BYU quarterback Zach Wilson is completing 80% of his passes. Will he be able to keep that up?

BYU quarterback Zach Wilson throws a pass against Troy during the second half of an NCAA college football game Saturday, Sept. 26, 2020, in Provo, Utah. (AP Photo/Rick Bowmer, Pool)

Provo • Zach Wilson is a changed man.

The BYU starting quarterback is bigger, faster and has a newfound focus out on the field.

The improvement from the junior has been evident from the Cougars' first two games. Wilson is completing 80% of his passes and has thrown for 624 yards and four touchdowns, while giving up one interception.

Wilson’s performances so far this season have started to garner national attention and placed the junior on “The Too-Early Heisman Watch” list on Sports Illustrated. And, following last week’s performance against Troy, Wilson was named one of the Davey O’Brien Award Great 8 quarterbacks for the week and earned a spot on the Davey O’Brien Watch list.

But how did Wilson find himself in this position?

BYU coach Kalani Sitake feels Wilson’s health plays a large role in the quarterback’s improvement, but it is also due to Wilson’s comfort level with the game and being a starter.

“The experience he’s had, I think, is paying off for him, but the kid’s always going to work hard. And when he’s healthy, he can do a lot more in his off season and his preparation,” Sitake said. “… He’s been set to play football since he was young, when he was at Corner Canyon, maybe even before that. I think his mind and preparation has always been there. His body is the thing that needs to keep up. Once it’s all clicking, I think he can do some special things for us.”

Quarterbacks coach Aaron Roderick said the biggest difference he’s noticed in his starter is Wilson is older and physically more mature. Plus, Wilson is healthy now after dealing with injuries his first two seasons.

However, Roderick also believes the improvement stems from Wilson making the game simple — he’s trying to make the easiest play on each snap. He’s not forcing things. And it helps that the offense as a whole has been a dominating force, allowing Wilson to play to his fullest potential.

“He’s a veteran player for us, he’s just played so much football for us,” Roderick said. “That’s typically what you see with quarterbacks, in general. All the good ones that have played at this school, most of them were ok early in their career and then really good towards later years in their career. That happens in the NFL and it happens all over college football.”

Another benefit to Wilson’s game has been the production from the receivers.

When the Cougars graduated their top three wide receivers last year (Talon Shumway, Micah Simon and Aleva Hifo), and then lost powerhouse tight end Matt Bushman a week before the 2020 season started, there was some concern if the offense would be able to have the same type of production through the air this year.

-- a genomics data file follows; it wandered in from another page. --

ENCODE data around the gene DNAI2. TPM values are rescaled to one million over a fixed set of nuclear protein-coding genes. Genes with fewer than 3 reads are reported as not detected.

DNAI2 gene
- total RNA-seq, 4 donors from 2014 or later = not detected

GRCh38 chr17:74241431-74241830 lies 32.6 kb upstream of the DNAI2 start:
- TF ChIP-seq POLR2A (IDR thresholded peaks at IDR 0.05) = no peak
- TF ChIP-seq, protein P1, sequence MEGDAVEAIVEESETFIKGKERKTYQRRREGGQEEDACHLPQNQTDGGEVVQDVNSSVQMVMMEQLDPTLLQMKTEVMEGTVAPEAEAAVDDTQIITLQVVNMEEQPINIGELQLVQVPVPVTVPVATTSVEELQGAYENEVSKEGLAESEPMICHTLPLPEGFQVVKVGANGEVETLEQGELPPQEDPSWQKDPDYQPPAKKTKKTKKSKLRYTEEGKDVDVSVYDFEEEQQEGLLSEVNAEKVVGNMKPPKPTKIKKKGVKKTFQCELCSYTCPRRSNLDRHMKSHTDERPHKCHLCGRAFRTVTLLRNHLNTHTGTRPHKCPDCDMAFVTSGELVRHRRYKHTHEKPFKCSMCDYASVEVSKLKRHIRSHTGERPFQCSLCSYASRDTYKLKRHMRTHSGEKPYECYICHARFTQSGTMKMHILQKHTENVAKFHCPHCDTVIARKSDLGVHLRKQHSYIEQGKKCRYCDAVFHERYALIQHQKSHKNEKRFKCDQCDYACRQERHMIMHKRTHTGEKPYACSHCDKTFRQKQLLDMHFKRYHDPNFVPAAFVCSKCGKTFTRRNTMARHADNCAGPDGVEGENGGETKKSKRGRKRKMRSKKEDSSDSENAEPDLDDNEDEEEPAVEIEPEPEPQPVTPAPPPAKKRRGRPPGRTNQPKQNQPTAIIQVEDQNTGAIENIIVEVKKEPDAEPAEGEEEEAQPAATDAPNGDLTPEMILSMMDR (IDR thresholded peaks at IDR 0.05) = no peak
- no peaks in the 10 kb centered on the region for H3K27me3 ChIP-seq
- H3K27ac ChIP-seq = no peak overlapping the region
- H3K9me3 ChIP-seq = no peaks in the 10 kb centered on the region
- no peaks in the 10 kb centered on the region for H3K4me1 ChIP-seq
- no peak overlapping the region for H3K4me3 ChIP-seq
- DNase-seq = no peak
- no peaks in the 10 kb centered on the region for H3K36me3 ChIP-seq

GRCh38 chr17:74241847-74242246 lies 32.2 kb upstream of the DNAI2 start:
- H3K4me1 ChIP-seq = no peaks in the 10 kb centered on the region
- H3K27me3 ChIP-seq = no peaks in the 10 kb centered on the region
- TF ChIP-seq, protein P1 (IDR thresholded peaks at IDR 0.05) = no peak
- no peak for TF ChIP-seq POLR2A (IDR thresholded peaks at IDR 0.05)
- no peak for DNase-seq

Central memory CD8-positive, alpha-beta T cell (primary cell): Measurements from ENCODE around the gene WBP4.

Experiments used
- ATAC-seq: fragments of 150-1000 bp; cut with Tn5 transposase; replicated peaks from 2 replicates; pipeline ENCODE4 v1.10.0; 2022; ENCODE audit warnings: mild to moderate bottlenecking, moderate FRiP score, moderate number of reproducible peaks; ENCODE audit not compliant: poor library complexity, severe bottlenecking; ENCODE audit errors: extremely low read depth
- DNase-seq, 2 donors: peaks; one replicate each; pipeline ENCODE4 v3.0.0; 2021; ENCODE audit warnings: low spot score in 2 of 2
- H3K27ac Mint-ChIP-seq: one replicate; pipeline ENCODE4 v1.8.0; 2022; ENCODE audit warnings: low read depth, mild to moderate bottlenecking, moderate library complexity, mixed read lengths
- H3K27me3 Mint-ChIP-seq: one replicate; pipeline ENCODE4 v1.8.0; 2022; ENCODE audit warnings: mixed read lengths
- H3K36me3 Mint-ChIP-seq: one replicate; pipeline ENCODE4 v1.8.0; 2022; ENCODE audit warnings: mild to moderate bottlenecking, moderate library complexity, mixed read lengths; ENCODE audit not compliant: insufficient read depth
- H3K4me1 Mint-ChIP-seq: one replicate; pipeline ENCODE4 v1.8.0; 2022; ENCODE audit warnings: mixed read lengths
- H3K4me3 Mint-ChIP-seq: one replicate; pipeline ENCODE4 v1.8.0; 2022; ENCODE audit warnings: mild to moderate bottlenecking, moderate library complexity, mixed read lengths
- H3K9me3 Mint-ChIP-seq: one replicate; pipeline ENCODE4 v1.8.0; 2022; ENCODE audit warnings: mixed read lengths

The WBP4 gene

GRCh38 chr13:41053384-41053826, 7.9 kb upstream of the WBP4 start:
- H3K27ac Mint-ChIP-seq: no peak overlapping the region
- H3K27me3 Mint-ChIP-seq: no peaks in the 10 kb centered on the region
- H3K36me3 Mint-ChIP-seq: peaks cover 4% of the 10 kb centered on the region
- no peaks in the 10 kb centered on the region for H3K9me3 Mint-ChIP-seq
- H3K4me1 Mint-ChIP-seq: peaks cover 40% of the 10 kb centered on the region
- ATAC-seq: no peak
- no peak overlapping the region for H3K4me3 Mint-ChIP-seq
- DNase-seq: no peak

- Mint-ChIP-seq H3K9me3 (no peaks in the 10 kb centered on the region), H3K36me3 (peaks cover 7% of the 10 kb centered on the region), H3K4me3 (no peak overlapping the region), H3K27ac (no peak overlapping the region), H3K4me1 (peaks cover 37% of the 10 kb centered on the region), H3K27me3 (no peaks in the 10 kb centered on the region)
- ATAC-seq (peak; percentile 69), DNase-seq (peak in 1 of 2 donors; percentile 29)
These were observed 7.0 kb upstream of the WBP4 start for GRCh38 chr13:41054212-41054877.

But receivers Gunner Romney and Dax Milne, along with Neil Pau’u and even running back Lopini Katoa, have really stepped up to the opportunity.

Through two games, Romney leads all receivers with 272 yards and one touchdown on nine receptions and Milne has 175 yards and one touchdown on 10 receptions. Pau’u has 64 yards on five receptions and Katoa has added 67 yards on seven receptions.

All four guys are juniors and have played a good amount of game minutes for the Cougars.

“These guys have played a lot of ball and it’s showing,” Roderick said. “And they’re leading the way for those younger guys who are also showing up.”

Roderick doesn’t know if Wilson will be able to maintain the same completion rate throughout the season, but would like his quarterback to be around the 70% area. But while the 70% goal could be reached through dinks and dunks, the Cougars have been trying to be more aggressive and attack more down the field.

During the offseason, the Cougars worked on building a passing game that would be in sync with the running game so as to build the best attack possible to hurt their opponents' defense more.

“The fact that we’ve had quite a few big plays and thrown a good completion percentage so far is good, but it’s two games,” Roderick said. “So we have to keep doing it. But I do think a big reason why he’s throwing a high completion percentage is what I said earlier — he’s keeping the game simple. So, when the shot is there, he’s taking it. And when it’s not, he’s checking the ball down. And if he continues to do that, I think he’s going to have a very high completion percentage and I think we’re going to win a lot of games.”


At LaVell Edwards Stadium, Provo

Kickoff » Friday, 7 p.m.


Radio » 1160 AM, 102.7 FM, Sirius 143.

Records » BYU 2-0; La. Tech 2-0

All-time series » First meeting

About BYU » The Cougars put up more than 600 yards against Troy (472 in the air and 192 on the ground) — the most since putting up 741 against Wagner in 2015. … BYU is No. 2 nationally in scoring offense and No. 2 in scoring defense through two games. … Against Troy, BYU had a pair of 100-yard receivers for the first time since 2015 in Dax Milne (140 yards, seven receptions) and Gunner Romney (138 yards, five receptions).

About La. Tech » The Bulldogs are coming off a 10-win season in 2019 and six consecutive bowl victories. … Quarterback Luke Anthony has thrown for 463 yards and eight touchdowns so far this season on 30 of 51 passing. … Senior wide receiver has 148 yards and one touchdown on nine receptions.